w committing suicide on account of financial losses, but he would only answer in monosyllables to our talk.... He was also charitably inclined and never failed to give to the appealing distressed and breadless. He was nearly always foremost in donating to railroads, churches and college buildings...but he left a note beside himself and among other things he said: “It seems like I am financially and mentally ruined and can never do business any more, so I might as well be dead.” He also requested that his children be raised to useful men and women, and begged his wife’s pardon for the committal of the tragedy.... He was a man who talked but little, except on business. As a good citizen and useful member of society, he ranked well. He was a member of the Methodist church and taught a class of little girls in the Methodist Sunday school....

    Many a cold day, many noondays’ sun will shine, many years will come and go before we see again the exact counterpart of John W. Palmore.

    photo: “John Palmore,” a son of the man remembered above was to some degree controversial and feared in Mulberry for his land acquisitions. But first, in 1919, after the “cyclone,” D. E. Lyday wrote, “All funds paid to our local committees are deposited in the Ravenna State Bank, where cashier, Mr. John W. Palmore, is treasurer of our local committee....”

    1897 March 5: [Old Roustabout in the Bonham News]   Ravenna. The people in this section have learned that horses and mules can live on cottonwood poles and brush. Truly, necessity is the mother of invention and other things.... Mr. Sam Culpepper [born 1848], who lived on J. W. Craven’s farm on Red river, died last week of a congestive chill. Mr. Culpepper was in many respects a good man. He always paid his debts and told the truth. He of course had his faults —who hasn’t—but his faults affected him more than anyone else. He belonged to no church, but believed in Christ.... He always assisted in preparing for religious meetings and was charitable to the poor. He left a wife and about eight children. A large concourse of his friends attended his burial in Mulberry.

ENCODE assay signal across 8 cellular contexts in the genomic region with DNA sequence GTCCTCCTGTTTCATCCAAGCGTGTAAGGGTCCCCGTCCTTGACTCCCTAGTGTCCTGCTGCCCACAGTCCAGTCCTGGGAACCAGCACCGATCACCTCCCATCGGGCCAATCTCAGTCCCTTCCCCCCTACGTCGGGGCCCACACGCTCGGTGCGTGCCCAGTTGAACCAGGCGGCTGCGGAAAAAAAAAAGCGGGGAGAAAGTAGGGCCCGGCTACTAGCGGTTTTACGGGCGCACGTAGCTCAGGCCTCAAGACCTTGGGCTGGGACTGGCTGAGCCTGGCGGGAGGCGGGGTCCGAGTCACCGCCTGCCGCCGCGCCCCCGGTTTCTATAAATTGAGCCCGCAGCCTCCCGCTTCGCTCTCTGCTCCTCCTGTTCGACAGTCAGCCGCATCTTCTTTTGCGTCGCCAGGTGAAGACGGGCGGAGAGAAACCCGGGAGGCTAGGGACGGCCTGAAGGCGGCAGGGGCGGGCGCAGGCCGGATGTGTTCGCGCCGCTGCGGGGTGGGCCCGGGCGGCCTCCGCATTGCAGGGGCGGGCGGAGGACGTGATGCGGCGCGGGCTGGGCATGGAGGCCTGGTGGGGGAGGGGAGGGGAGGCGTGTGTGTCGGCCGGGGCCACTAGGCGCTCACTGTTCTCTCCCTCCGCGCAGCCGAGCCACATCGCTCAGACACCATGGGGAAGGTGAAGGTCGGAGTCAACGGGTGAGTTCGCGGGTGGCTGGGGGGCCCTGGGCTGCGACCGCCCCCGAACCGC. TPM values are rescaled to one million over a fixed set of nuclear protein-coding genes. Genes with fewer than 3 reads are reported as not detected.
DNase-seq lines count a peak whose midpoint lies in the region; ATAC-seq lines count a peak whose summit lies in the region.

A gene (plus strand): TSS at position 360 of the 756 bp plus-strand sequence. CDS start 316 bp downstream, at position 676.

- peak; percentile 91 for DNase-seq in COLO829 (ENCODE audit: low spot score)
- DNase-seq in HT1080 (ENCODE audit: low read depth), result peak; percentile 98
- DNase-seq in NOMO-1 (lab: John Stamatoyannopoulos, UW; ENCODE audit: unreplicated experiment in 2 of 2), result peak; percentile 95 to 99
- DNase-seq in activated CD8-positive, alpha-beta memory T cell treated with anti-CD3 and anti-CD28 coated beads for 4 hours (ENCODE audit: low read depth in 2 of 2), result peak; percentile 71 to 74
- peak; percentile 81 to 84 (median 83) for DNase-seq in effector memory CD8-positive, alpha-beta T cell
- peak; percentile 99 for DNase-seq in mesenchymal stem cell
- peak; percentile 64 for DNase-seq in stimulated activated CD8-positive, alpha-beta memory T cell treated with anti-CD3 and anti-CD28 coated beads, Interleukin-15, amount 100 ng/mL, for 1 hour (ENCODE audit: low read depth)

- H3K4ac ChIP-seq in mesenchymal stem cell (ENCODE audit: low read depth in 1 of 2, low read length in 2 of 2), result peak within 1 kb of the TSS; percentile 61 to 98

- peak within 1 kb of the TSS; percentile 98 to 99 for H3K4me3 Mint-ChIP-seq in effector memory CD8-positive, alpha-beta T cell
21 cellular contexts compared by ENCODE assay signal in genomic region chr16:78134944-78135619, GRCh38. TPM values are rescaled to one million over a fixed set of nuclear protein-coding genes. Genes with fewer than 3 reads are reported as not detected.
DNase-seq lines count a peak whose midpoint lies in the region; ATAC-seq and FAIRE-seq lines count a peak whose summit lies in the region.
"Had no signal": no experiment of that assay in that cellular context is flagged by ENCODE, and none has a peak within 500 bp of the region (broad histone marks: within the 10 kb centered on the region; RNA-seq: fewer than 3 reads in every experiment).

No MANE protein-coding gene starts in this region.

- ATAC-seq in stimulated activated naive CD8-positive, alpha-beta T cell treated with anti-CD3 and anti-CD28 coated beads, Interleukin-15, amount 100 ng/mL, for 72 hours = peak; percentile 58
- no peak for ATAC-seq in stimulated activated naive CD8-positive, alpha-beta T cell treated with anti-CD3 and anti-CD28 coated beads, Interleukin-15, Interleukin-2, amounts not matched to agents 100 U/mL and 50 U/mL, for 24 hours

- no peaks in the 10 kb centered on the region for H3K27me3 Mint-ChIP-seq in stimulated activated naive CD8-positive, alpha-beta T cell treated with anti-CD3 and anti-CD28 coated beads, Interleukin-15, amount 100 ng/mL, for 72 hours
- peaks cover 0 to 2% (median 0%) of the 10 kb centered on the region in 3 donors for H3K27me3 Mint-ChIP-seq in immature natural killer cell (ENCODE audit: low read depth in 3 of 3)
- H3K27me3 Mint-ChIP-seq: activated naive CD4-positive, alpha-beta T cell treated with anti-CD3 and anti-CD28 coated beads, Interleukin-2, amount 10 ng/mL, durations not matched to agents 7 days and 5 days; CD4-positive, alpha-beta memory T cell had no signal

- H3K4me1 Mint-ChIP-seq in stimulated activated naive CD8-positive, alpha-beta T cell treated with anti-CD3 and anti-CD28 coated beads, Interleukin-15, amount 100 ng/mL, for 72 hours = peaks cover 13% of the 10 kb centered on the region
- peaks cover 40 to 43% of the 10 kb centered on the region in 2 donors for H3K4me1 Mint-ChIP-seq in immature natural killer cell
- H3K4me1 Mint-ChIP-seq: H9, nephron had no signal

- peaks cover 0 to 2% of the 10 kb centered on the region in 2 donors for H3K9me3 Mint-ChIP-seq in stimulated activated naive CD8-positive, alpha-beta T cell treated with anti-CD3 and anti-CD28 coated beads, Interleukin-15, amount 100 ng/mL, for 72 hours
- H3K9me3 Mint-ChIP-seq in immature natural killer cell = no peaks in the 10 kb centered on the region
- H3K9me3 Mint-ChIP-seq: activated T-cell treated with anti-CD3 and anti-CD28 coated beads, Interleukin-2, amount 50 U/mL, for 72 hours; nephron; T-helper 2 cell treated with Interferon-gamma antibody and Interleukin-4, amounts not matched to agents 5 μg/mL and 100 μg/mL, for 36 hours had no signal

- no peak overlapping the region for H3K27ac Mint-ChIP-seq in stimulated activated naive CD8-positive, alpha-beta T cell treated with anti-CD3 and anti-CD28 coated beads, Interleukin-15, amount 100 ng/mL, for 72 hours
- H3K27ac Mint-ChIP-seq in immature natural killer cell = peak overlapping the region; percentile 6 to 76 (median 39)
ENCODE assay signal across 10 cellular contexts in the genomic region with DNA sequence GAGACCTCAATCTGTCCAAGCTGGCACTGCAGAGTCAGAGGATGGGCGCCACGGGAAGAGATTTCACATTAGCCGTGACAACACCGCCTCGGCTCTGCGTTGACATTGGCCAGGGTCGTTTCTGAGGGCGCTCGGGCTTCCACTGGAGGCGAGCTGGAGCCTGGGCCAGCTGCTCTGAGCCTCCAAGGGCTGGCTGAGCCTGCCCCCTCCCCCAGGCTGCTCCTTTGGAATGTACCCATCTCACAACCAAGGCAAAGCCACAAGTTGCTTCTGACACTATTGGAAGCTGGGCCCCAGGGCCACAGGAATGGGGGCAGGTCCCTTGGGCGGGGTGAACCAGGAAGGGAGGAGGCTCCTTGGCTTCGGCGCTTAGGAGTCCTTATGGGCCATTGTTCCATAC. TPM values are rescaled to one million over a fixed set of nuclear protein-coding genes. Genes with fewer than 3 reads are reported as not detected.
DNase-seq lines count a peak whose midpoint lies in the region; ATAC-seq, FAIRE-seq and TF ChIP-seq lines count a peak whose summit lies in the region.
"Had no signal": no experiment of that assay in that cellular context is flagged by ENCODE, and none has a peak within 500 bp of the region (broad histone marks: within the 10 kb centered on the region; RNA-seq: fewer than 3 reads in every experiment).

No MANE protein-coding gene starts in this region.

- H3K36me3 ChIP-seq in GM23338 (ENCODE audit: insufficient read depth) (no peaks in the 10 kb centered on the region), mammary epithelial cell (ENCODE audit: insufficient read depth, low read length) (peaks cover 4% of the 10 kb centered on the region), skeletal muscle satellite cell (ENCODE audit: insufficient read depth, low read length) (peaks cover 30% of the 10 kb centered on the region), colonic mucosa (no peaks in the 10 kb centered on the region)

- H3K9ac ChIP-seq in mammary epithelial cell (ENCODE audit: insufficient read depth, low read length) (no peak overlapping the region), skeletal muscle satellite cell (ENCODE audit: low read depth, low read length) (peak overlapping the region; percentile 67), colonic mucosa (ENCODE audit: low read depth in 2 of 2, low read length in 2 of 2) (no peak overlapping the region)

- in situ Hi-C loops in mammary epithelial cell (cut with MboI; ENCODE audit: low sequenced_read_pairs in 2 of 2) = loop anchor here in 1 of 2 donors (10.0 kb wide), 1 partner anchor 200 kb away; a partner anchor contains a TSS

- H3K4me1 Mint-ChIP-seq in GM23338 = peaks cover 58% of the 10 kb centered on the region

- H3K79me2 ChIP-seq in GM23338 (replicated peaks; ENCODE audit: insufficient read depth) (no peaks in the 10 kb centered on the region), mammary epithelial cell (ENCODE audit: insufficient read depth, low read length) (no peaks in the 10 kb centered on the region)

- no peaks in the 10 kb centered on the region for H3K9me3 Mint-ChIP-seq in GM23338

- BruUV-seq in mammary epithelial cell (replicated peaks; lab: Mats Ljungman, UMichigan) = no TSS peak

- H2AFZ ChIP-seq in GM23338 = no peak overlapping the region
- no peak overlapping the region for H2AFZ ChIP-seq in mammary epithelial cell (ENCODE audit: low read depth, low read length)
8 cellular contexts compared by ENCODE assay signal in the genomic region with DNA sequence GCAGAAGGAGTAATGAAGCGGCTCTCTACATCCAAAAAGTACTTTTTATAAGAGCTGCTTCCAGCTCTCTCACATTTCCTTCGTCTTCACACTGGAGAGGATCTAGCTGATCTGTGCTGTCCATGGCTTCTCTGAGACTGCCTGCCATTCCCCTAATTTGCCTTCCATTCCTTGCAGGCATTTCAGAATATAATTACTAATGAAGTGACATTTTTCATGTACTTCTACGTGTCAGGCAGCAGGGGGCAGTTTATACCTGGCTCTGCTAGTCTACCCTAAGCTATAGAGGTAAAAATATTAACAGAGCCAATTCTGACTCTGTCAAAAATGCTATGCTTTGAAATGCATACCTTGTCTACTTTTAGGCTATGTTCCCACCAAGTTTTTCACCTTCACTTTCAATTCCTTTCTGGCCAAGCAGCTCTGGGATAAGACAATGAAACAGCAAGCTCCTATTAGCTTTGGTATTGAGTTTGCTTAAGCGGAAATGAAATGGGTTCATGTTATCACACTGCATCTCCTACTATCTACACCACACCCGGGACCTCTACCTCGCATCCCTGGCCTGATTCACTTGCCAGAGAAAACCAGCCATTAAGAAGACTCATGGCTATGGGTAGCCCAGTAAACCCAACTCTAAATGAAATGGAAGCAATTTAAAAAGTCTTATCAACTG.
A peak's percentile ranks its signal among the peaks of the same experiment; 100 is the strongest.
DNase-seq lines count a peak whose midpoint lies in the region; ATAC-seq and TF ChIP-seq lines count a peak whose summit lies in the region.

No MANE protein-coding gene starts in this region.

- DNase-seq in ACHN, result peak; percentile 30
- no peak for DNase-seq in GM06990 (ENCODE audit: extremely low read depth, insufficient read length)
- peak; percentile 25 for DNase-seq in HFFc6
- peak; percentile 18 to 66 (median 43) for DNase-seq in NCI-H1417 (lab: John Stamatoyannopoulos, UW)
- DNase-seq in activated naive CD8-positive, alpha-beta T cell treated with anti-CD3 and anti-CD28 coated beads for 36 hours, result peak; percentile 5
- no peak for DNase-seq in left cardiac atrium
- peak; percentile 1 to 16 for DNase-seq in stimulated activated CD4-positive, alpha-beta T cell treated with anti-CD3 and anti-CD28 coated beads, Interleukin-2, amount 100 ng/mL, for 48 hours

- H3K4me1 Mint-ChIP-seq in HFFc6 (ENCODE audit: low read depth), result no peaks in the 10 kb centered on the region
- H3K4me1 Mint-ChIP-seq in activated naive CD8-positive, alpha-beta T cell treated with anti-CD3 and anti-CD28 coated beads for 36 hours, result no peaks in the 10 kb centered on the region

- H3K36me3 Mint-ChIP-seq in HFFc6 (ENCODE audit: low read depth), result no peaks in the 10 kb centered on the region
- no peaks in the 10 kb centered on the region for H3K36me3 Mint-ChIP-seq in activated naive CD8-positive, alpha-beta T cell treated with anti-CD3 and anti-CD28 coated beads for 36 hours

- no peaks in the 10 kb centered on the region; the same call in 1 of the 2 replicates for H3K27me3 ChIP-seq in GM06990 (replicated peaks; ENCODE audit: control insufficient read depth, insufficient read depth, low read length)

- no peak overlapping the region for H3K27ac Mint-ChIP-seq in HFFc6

“Mulberry’s Boy” a rival? Other “Items,” names in the news....


    1897 September 24: (BN) Mulberry. I see no one is representing Mulberry in the News’ correspondent list, and I will now let you know that Mulberry is still in the ring. Cotton pickers are in demand since the rain. Cotton in this country is far better than that of ‘96. It will yield from one-third to one bale per acre. The gin here is now in operation, but is unable to gin the cotton as fast as the people pick it. Prof. Campbell made a business trip to Bonham this week, and on returning reported cotton a dull sale. Singing last Sunday night, conducted by Profs. Chas. Sims and H. C. Hildenbrand. One of our most respected friends, Mr. [Peter] Jackson, was recently killed by a runaway team [he had hitched a ride with “Gup” Harris, the well-known “chicken peddler” from Denison]. His remains were enterred in the grave yard at this place. Mr. Jackson left a host of friends and relatives to mourn his loss. Mr. George Davidson and Miss Ada Larks [Alie Parks] were married Sept. 26, Bro. Melton officiating. We wish them happiness and prosperity. The boys who entertained them with bells, tin cans, guns, etc., reported a nice treat. Mulberry’s Boy

    1908 November 17: (BN) Last week brought in three more refugees from the great Windy West [Texas].... They claim it a feast or a famine for the poor immigrant. The large land owners there have prosperity all the time, selling and taking back their land with cash and teams advanced. They claim that lands are cheaper and better in old Fannin than the great West.... They have located in the great diversifying district of Ravenna, where crops never fail, when worked.... Immigrants from Arkansas, Oklahoma and the West are continually dropping in, hunting homes.